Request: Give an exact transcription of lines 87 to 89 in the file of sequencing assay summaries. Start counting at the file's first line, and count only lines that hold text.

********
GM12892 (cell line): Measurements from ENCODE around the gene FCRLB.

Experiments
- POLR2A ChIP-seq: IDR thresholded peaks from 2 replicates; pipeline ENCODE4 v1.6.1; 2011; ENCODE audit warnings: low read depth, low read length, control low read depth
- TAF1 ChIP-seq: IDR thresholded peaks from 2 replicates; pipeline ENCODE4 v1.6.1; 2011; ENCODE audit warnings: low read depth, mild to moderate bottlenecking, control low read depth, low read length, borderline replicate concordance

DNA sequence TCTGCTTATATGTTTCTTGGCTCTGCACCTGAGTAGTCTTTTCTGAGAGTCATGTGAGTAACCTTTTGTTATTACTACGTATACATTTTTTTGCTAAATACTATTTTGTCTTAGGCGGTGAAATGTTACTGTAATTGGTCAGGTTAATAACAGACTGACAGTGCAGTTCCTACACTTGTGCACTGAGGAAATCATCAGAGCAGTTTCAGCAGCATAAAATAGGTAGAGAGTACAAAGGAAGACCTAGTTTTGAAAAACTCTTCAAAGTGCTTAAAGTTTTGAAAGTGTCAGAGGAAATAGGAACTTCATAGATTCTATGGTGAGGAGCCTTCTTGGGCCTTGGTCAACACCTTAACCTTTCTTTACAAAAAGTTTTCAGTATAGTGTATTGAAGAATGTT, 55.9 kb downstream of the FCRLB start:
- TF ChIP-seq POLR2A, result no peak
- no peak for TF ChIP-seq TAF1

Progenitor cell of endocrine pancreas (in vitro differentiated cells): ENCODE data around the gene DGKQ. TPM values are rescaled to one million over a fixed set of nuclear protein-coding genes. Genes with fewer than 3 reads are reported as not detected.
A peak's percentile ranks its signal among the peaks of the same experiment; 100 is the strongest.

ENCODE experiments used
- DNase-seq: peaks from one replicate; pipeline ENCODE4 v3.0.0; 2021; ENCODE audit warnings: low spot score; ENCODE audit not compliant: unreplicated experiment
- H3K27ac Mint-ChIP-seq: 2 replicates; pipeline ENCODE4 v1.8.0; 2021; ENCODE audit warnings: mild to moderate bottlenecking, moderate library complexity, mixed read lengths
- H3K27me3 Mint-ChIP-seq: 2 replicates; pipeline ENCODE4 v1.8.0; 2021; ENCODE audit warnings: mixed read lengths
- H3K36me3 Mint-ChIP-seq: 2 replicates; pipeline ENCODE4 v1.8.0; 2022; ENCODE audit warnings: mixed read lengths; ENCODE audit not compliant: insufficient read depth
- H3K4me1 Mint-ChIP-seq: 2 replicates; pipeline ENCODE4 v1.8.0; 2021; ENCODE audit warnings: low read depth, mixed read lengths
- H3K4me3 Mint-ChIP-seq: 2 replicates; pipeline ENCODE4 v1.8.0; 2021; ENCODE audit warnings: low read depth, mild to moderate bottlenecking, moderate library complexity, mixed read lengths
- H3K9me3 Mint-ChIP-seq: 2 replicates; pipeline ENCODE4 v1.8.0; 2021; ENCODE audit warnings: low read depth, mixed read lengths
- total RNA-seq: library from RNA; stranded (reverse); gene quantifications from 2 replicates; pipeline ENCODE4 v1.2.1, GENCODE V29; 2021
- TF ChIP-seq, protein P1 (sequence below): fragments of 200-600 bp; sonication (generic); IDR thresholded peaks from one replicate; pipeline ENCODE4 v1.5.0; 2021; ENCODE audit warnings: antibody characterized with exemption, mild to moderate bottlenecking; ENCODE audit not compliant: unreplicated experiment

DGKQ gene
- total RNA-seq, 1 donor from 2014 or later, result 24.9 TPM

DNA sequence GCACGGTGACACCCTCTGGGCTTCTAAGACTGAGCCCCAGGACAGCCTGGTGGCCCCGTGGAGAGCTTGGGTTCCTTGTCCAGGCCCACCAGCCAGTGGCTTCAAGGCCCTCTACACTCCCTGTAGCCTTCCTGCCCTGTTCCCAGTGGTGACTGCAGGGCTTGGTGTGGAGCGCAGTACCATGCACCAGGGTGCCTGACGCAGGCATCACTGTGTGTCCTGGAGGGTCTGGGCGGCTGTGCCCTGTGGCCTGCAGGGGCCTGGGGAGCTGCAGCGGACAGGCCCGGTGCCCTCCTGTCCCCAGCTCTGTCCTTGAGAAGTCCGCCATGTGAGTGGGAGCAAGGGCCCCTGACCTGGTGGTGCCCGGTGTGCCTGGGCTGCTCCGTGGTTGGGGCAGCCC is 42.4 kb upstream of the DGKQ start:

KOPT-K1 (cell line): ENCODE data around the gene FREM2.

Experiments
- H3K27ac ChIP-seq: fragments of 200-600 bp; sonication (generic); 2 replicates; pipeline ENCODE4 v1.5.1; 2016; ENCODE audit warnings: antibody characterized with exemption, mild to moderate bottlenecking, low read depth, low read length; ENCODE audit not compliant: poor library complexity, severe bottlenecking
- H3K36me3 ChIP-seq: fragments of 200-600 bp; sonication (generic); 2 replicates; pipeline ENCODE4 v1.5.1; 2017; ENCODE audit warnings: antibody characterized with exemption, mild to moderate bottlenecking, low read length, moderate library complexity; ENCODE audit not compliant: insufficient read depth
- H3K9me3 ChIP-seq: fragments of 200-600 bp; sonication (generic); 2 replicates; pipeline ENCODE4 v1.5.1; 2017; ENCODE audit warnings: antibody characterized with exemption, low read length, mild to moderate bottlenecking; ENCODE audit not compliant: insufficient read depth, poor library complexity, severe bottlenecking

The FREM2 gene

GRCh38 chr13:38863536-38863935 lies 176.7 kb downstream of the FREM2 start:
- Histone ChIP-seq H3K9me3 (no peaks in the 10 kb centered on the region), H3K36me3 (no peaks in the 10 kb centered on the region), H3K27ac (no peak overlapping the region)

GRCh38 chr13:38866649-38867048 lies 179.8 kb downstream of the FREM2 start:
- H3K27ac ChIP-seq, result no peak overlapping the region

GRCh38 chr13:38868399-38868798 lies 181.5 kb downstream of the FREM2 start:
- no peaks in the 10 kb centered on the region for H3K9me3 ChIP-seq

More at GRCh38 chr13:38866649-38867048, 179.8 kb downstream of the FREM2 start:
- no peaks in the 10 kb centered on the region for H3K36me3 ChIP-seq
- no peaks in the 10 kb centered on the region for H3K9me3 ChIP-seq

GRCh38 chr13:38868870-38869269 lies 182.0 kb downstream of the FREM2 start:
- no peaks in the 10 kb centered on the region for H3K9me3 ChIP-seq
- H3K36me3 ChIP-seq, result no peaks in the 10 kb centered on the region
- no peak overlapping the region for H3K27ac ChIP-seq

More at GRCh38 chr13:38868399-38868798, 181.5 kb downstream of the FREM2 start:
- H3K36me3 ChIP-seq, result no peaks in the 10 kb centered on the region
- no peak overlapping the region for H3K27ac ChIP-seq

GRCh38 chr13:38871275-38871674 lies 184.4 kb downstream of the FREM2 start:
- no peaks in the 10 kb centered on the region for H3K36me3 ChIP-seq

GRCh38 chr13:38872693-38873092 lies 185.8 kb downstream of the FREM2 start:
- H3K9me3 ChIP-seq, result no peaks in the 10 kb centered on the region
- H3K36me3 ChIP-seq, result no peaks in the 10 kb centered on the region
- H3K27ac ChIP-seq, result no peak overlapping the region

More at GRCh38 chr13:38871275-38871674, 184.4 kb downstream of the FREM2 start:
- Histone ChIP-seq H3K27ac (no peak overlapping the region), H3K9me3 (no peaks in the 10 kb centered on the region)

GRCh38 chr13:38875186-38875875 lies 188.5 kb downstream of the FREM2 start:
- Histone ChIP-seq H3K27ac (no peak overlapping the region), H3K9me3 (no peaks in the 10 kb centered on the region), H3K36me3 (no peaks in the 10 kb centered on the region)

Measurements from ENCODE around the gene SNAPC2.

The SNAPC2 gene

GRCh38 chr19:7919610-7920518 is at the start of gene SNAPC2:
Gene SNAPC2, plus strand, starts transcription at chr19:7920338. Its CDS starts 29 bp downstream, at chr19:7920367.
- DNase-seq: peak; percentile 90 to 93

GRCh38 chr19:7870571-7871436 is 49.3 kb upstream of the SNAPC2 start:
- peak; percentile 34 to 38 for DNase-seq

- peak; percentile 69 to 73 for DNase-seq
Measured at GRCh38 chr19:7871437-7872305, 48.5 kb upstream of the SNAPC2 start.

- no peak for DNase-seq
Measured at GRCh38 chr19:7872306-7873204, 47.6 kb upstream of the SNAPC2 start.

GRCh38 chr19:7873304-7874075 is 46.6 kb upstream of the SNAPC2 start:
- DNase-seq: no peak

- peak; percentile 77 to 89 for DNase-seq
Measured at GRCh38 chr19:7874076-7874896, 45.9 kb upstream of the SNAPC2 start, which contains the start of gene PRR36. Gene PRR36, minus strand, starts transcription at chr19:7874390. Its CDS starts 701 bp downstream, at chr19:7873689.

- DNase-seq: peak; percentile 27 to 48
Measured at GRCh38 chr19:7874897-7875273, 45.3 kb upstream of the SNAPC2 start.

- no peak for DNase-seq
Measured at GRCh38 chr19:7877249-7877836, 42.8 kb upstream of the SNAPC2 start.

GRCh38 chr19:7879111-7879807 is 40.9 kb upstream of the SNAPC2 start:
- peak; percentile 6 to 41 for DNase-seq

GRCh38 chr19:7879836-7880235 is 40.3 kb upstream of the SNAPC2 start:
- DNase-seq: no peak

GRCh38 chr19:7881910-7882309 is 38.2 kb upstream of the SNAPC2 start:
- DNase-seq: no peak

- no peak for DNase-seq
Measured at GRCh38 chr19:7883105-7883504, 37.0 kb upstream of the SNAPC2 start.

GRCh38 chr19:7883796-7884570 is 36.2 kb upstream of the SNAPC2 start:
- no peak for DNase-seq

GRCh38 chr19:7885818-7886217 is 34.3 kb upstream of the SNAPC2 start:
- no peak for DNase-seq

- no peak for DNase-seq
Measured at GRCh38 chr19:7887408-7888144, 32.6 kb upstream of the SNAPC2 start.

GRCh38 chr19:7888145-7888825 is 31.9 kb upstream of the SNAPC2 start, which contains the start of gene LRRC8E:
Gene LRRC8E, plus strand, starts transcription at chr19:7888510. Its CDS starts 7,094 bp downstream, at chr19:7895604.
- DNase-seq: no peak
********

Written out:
Measured at GRCh38 chr19:7887408-7888144, 32.6 kb upstream of the SNAPC2 start.

GRCh38 chr19:7888145-7888825 is 31.9 kb upstream of the SNAPC2 start, which contains the start of gene LRRC8E:
Gene LRRC8E, plus strand, starts transcription at chr19:7888510. Its CDS starts 7,094 bp downstream, at chr19:7895604.